The parable of the Prodigal Son has been called the gospel within the gospel, the most beautiful short story ever told. It is found only in Luke (15:11–32), and if it alone was in that Gospel it would be worth the whole book. I believe that at the heart of this story Jesus Christ has described in words—as he described in the deeds of his life, death, and resurrection—what the heart of God the Father is like. The parable speaks of a human father, but Jesus is telling it from close acquaintance with God the Father. It is worthwhile to consider the story line by line.
Now a certain man had two sons (v. 11).
This parable has come home to me recently. I have two sons. One is out of adolescence, and one should be. Like so many oldest children, my older son is the “good one.” (The good one turns out to be bad in this story, so “good” belongs in quotation marks.) Our oldest son has always been the more mature one in doing what he’s told. Our second son is more spunky and rebellious. Parents think of the obedient, mature-acting older sons as somehow better, but it is striking that the “good” older brother is the deep problem in this story. Under consideration now, though, is the younger.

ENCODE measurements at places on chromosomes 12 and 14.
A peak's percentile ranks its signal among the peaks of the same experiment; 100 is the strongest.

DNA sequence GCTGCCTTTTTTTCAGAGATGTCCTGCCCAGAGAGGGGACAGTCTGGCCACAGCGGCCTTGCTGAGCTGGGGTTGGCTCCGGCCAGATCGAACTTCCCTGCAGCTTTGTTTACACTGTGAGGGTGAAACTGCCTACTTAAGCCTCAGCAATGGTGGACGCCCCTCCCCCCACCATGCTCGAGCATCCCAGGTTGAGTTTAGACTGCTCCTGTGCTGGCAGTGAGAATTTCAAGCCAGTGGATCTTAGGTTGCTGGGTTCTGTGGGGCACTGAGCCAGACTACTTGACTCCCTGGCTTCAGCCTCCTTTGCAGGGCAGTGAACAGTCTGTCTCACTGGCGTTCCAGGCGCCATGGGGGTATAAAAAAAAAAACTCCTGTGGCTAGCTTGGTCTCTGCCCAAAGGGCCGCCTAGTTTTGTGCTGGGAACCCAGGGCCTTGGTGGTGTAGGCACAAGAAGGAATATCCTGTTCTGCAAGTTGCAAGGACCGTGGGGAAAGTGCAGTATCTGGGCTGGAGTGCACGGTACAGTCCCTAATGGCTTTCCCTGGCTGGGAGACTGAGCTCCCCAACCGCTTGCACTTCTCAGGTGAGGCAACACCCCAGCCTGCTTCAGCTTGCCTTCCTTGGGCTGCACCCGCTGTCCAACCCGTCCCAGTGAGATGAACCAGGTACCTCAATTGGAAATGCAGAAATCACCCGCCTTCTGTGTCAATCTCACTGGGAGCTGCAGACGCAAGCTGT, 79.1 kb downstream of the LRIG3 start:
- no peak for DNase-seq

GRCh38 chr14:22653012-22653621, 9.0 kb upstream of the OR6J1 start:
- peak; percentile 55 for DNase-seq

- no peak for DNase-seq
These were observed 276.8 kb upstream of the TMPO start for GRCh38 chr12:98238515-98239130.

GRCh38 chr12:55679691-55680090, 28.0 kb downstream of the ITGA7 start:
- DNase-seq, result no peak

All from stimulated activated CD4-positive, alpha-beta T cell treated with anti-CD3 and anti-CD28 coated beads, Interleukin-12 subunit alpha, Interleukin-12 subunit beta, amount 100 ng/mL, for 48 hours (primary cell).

The younger of the two sons came to his father and he said to him, “Father, please give me that part of the inheritance which is mine” (v. 12).
The younger brother came to his father and said, “Father.” I’m pleased that he addresses him that way. The older brother’s speech at the end of the passage is not as respectful.
But the younger brother asks, “Father, please give me that part of the inheritance which belongs to me.” Isn’t this the vocabulary ...1
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